It is a both a privilege and an honor to be invited to appeartoday and offer my views on the need for fundamental reform of theAmerican Social Security system.
Let me say at the outset, Social Security reform should be abipartisan issue. In many ways, Social Security is a creation ofthe Democratic Party. And, more recently many Democrats have beenwilling to speak out on the need for reforming and modernizing theprogram. As long ago as 1998, then‐President Bill Clinton waswarning that “Today Social Security is sound, but a demographiccrisis looms if we fail to act. For over the next 30 years, 76million baby boomers will retire. By 2030 there will be twice asmany elderly Americans as there are today. If we don’t act now, bythen payroll contributions will only cover 75 percent ofbenefits.”
Others, including your former colleagues Bob Kerrey, CharlesRobb, John Breaux, and, of course Daniel Patrick Moynihan, as wellas Congressmen like Tim Penny, Charlie Stenholm, and Harold Ford,not only recognized the urgent need for reform, but embraced theidea that reform could be an opportunity to build a newer, betterSocial Security reform that gave workers ownership and control overtheir retirement income, while allowing workers‐especially low‐ andmiddle‐income workers‐to accumulate real, inheritable wealth, inshort individual accounts.
You have invited me hear today specifically to discuss theimpact of Social Security reform on seniors’ benefits. I ampresuming that you are concerned with benefits of seniors in thefuture, the benefits of those who are currently working but will,obviously, someday retire, since the President has made it clearthat he will not support any Social Security reform proposal thatreduces benefits for current seniors. This principle is reflectedin the major individual account bills that have been introduced inthe last session of Congress, and so far in this session. Theywould explicitly leave the benefits of current seniors untouched.Indeed, they would not even give the option of individual accountsto those nearing retirement; their benefits would also remainexactly as currently scheduled.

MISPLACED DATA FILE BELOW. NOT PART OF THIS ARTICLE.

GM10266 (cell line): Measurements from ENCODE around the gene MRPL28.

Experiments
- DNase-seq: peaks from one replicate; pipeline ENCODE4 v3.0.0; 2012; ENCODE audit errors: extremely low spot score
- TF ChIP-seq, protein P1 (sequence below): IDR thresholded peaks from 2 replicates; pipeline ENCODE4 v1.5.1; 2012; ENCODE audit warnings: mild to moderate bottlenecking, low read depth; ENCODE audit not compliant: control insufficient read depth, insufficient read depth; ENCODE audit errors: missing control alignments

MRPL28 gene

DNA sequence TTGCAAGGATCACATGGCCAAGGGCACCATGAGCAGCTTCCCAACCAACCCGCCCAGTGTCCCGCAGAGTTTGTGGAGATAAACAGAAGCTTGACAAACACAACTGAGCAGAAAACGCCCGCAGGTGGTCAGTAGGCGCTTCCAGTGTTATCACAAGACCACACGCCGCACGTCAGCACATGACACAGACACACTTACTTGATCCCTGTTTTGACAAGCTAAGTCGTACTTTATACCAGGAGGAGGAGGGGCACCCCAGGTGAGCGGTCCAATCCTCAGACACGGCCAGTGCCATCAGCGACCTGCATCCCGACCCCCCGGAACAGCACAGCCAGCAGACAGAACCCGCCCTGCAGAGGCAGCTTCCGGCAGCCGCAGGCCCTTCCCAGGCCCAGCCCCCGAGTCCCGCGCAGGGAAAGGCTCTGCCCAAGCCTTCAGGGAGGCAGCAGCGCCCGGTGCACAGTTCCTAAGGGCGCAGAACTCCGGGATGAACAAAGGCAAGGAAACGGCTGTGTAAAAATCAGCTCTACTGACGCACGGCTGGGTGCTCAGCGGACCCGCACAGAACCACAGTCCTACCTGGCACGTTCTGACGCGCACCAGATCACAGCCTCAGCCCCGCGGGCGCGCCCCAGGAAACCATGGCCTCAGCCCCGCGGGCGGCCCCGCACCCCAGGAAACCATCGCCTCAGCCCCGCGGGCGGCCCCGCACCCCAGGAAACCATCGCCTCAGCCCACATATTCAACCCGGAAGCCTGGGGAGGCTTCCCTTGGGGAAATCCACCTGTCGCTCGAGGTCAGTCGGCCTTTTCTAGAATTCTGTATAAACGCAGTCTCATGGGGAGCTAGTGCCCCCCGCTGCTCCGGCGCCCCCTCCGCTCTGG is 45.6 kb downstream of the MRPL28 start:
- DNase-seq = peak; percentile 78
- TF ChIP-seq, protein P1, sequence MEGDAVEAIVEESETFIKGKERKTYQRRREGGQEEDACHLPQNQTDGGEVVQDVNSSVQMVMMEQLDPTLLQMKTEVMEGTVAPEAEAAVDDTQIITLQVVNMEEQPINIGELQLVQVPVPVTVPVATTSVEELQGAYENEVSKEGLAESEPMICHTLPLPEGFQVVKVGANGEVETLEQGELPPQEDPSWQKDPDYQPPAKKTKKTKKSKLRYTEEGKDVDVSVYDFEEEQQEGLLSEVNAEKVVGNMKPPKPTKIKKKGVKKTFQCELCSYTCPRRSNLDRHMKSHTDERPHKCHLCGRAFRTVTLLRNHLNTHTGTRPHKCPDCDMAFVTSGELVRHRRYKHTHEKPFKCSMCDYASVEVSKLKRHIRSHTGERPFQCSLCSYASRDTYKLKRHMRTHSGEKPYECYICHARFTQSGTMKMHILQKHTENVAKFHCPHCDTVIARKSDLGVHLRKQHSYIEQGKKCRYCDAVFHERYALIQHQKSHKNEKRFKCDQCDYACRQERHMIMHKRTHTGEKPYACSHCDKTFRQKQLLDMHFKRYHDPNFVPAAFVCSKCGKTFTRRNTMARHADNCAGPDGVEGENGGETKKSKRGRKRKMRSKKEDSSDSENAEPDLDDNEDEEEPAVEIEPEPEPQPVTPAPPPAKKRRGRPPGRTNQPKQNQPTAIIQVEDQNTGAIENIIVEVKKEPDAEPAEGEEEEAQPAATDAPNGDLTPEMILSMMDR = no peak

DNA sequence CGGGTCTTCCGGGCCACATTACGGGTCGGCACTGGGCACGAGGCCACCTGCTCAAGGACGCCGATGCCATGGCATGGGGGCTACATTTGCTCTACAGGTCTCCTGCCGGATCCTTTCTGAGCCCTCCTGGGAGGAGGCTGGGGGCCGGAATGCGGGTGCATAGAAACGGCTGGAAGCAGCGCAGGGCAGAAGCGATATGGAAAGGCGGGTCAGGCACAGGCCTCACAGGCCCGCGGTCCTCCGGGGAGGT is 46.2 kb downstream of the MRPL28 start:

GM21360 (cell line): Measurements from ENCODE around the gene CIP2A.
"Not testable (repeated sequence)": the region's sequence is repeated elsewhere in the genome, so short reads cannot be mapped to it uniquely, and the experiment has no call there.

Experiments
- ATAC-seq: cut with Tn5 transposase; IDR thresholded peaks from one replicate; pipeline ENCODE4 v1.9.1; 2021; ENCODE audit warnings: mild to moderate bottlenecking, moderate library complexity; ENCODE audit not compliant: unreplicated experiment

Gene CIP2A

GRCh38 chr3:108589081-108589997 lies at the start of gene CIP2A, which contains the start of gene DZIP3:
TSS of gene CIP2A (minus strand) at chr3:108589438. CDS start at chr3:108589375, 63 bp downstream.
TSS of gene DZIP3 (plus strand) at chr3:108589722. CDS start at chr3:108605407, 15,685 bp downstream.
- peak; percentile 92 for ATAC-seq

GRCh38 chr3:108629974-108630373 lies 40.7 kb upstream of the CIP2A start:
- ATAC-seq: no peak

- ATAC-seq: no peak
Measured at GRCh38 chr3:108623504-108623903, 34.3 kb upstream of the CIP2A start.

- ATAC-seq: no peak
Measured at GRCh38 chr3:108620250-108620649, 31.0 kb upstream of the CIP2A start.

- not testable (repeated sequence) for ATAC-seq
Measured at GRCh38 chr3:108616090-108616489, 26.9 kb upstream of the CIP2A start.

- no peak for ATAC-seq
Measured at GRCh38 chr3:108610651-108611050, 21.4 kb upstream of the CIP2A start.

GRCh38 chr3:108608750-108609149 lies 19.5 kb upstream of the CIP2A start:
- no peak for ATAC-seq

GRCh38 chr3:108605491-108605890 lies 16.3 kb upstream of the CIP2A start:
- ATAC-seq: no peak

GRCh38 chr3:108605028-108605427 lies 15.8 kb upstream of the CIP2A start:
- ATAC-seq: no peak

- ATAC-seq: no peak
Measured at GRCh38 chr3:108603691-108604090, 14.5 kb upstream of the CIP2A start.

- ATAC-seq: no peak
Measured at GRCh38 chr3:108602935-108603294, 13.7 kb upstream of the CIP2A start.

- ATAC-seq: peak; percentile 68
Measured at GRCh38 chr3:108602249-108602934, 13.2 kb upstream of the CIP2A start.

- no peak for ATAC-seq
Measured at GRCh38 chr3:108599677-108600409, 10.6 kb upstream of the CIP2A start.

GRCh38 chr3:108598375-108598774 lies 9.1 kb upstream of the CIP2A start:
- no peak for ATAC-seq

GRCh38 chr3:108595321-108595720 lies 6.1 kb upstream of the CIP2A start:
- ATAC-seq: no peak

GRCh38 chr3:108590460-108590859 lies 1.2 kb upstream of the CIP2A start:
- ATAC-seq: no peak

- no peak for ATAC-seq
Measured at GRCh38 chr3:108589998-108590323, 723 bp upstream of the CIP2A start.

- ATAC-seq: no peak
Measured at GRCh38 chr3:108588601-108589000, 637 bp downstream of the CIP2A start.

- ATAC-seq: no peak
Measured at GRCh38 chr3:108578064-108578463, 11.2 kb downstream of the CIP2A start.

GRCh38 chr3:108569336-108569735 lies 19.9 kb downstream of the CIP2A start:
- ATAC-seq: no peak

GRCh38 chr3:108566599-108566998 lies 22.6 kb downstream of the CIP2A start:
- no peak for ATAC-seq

However, most individual account proposals, and indeed mostSocial Security reform proposals regardless of whether they includeindividual accounts would have an impact on the future benefits oftoday’s younger workers. Yet, it is important that any suchdiscussion must take place in the context of Social Securityfinances. That is because, given Social Security’s finances,comparing any reformed Social Security system to thecurrently promised benefits is to compare reality to a fantasy.That is because, given current revenues, promised future benefitssimply cannot be paid.
We can become forever embroiled in semantic debates over whatdoes or does not constitute a “crisis.” However, we cannot deny thefundamental facts.
Social Security will begin running a deficit in less than 15years‐that is, it will begin to spend more money on benefits thatit brings in through taxes. At that point, in order to continue topay promised benefits, it will have to draw on the Social SecurityTrust Fund. Opponents of reform have made much of the Trust Fundrecently, suggesting that it guarantees Social Security’s solvencyuntil 2042, or even 2052 according to some projections. However, asCongressional Budget Office director Douglas Holtz‐Eakin has noted”[The Trust Fund] has no real economic resources….The keymoments for Social Security are in 2018. Cash‐flow benefits willequal cash‐flow payroll taxes, and then after that, the SocialSecurity Administration will have to come back to the rest of thebudget for additional resources to pay promised benefits.”